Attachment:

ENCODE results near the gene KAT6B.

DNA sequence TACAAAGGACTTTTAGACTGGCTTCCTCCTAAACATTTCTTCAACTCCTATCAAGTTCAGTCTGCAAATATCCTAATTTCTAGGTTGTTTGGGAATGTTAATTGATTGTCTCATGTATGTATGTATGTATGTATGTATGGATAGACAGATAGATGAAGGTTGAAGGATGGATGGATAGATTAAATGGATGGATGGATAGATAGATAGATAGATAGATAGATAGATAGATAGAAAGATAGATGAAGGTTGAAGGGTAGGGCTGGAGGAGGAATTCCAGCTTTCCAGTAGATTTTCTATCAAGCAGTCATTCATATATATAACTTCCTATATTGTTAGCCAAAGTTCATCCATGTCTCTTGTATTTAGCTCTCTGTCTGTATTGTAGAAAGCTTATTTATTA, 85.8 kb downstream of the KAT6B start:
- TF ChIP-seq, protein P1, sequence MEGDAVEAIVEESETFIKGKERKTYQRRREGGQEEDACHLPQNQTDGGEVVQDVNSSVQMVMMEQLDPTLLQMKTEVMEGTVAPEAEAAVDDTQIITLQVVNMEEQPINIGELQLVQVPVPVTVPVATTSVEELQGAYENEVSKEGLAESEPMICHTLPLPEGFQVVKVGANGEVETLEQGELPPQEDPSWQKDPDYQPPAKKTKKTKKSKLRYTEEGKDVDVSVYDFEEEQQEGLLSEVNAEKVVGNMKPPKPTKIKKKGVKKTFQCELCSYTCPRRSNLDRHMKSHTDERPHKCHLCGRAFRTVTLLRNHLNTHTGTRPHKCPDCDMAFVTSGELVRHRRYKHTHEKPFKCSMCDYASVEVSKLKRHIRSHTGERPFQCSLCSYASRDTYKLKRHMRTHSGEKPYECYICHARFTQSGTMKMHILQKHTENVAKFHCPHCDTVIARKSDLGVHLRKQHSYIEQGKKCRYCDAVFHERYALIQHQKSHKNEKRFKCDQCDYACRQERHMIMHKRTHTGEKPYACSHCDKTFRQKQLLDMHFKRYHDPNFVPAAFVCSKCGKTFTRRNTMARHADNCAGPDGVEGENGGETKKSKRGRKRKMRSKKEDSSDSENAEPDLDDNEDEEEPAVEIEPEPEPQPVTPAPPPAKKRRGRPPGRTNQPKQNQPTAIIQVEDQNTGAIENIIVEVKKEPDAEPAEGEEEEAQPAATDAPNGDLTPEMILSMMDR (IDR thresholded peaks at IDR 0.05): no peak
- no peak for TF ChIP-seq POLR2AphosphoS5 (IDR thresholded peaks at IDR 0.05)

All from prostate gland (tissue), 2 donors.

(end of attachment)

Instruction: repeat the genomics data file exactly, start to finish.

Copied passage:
ENCODE results near the gene KAT6B.

DNA sequence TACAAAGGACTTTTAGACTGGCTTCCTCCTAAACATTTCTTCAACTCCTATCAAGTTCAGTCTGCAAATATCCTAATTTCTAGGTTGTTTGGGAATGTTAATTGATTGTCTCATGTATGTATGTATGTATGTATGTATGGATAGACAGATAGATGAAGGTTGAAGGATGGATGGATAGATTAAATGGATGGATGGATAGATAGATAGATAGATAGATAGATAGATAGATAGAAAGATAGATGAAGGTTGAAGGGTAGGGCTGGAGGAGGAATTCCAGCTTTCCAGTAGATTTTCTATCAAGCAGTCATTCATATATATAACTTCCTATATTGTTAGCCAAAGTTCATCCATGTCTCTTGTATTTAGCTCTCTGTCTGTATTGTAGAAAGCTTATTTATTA, 85.8 kb downstream of the KAT6B start:
- TF ChIP-seq, protein P1, sequence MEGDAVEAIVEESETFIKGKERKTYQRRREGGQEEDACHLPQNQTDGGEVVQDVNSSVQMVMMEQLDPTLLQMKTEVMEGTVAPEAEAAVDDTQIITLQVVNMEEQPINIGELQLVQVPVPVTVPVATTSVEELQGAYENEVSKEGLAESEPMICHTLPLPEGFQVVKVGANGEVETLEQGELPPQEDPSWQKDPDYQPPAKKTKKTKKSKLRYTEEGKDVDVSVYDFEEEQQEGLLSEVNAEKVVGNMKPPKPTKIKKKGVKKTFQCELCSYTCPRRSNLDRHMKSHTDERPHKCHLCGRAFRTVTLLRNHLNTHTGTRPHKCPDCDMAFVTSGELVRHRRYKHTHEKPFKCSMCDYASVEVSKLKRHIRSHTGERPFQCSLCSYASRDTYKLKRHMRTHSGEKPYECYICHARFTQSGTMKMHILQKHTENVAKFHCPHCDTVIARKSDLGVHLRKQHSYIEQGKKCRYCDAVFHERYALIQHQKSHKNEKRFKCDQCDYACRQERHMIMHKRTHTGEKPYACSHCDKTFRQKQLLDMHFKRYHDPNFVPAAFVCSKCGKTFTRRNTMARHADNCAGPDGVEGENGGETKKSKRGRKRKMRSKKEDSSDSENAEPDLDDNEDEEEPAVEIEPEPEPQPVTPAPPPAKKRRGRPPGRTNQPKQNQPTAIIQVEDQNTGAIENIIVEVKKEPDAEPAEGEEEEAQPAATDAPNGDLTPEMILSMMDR (IDR thresholded peaks at IDR 0.05): no peak
- no peak for TF ChIP-seq POLR2AphosphoS5 (IDR thresholded peaks at IDR 0.05)

All from prostate gland (tissue), 2 donors.